How To Make A Pinch Pleat


These curtain panels have a triple pinch pleat header. Notice the photo to your left. The pinch pleats are tacked at the top instead of at the bottom of the pleat. This is just a contemporary twist on the traditional pinch pleat.

Making the pleat is super easy! I’m going to show you how in the video below.

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4 Comments on How To Make A Pinch Pleat

  1. jduerson
    November 24, 2013 at 10:28 pm (4 years ago)


    I paid someone to measure and provide me the measurements and then order my fabric. The written instruction say:

    7 yards Finished Length 105 inches
    2 width
    14 single pleats
    Bracket to Bracket 63″
    return/lapover 15″ allowed

    I cut two widths allowing for the buckram and hemming. I am okay on that part. On each side, I turned under 3″ and folded in 1.5 inches; tucked in the lining and hemmed. I have 2 finished panels of 49 inches in finished width (total of 98 inches before pleating). My rods are ordered and the shop tells me the return is 3.5 inches. I allowed 4 inches for the lapover. I pinned in the pleats and allowed 4 inches between pleats. From all I am looking at on Youtube videos, it appears I will only get 5 pleats with a standard spacing between each pleat. That will finish out approximately 24 inches (doubled) 48 inches (much less than 63 inches). Am I misinterpreting the shop instructions, or are single pleats different than a pinch pleat?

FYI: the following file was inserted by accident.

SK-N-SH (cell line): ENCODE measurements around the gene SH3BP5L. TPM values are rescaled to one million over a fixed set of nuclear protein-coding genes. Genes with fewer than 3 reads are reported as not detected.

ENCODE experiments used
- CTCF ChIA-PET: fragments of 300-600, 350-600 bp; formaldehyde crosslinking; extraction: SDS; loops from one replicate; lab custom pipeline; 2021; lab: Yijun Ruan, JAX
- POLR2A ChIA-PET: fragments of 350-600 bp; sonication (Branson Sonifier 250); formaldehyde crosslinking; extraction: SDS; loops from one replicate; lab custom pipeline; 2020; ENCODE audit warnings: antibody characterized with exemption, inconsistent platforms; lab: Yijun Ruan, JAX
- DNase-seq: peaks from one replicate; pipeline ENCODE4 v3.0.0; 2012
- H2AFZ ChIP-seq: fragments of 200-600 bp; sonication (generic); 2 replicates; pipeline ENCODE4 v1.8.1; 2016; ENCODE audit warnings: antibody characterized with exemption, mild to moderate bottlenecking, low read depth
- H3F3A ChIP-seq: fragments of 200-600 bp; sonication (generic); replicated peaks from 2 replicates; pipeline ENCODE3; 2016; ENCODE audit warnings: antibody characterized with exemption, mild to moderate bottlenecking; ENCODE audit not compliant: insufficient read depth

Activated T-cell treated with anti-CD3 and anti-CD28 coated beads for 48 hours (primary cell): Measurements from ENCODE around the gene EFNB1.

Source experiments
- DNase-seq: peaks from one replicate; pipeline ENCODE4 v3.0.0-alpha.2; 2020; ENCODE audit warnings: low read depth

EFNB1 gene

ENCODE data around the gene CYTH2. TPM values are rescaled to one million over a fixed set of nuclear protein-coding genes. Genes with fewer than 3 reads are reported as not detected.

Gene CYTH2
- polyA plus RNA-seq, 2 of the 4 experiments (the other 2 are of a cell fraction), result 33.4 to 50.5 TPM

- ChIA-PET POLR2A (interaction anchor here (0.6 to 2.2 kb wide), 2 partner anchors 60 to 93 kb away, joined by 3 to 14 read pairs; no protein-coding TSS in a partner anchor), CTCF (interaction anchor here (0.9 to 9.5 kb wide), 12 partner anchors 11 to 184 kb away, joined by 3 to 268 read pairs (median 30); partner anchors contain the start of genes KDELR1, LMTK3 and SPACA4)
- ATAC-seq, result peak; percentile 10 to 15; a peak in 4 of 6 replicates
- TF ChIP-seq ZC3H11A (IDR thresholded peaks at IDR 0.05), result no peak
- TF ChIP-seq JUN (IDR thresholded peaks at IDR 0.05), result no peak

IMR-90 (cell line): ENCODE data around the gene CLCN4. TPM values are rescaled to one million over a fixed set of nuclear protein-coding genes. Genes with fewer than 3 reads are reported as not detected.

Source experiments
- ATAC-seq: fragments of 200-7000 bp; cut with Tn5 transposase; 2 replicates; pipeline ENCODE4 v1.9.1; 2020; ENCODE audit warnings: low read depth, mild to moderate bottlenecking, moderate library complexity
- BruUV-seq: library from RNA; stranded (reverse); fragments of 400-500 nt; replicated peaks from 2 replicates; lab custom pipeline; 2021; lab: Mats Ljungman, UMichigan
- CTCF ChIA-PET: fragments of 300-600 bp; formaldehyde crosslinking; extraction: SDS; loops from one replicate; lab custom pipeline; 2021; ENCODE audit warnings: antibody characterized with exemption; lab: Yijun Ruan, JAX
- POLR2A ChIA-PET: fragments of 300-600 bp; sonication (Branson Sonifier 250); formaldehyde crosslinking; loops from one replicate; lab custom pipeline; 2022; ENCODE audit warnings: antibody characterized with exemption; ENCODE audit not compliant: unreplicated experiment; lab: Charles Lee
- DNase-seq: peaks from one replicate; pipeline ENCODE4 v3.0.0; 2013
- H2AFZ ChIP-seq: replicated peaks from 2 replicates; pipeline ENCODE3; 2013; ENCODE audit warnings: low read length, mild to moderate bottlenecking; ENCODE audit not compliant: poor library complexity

Judy Duerson

    • Jen Thoden
      December 3, 2013 at 8:26 pm (4 years ago)

      Hi Judy,

      So… one width = 54″
      You turned in 3″ on each side… so you now have a finished flat panel of 48″
      You need this panel to have pleats and still equal 31″
      The return is 3.5″ and you want 4″ for the overlap… that leaves you 46.5″ of fabric to work with.
      Subtract 7.5 from 31″… that’s 23.5″
      You have room for twice fullness to convert 46.5″ into 23.5″.
      I don’t know what videos you are watching… you should try the pleat calculator on this site to help you.
      It still sounds like you’ll get 5 pleats with 4″ spacing. It’s the fabric between the return and overlap that will result in 24″
      Add back in the 7.5″ for return and overlap and you get 31.5″.
      Double is 63″

      Hope this helps


  2. Judy
    September 16, 2016 at 12:42 pm (1 year ago)

    I really enjoyed your sewing sheer fabric; however, does your basic instructions applied to sewing with satin type fabrics also.

    • Jen Thoden
      October 27, 2016 at 11:35 am (1 year ago)

      Great question, Judy.

      I would say yes. Satin can be just as slippery and tricky. Remember to test your method before diving in.



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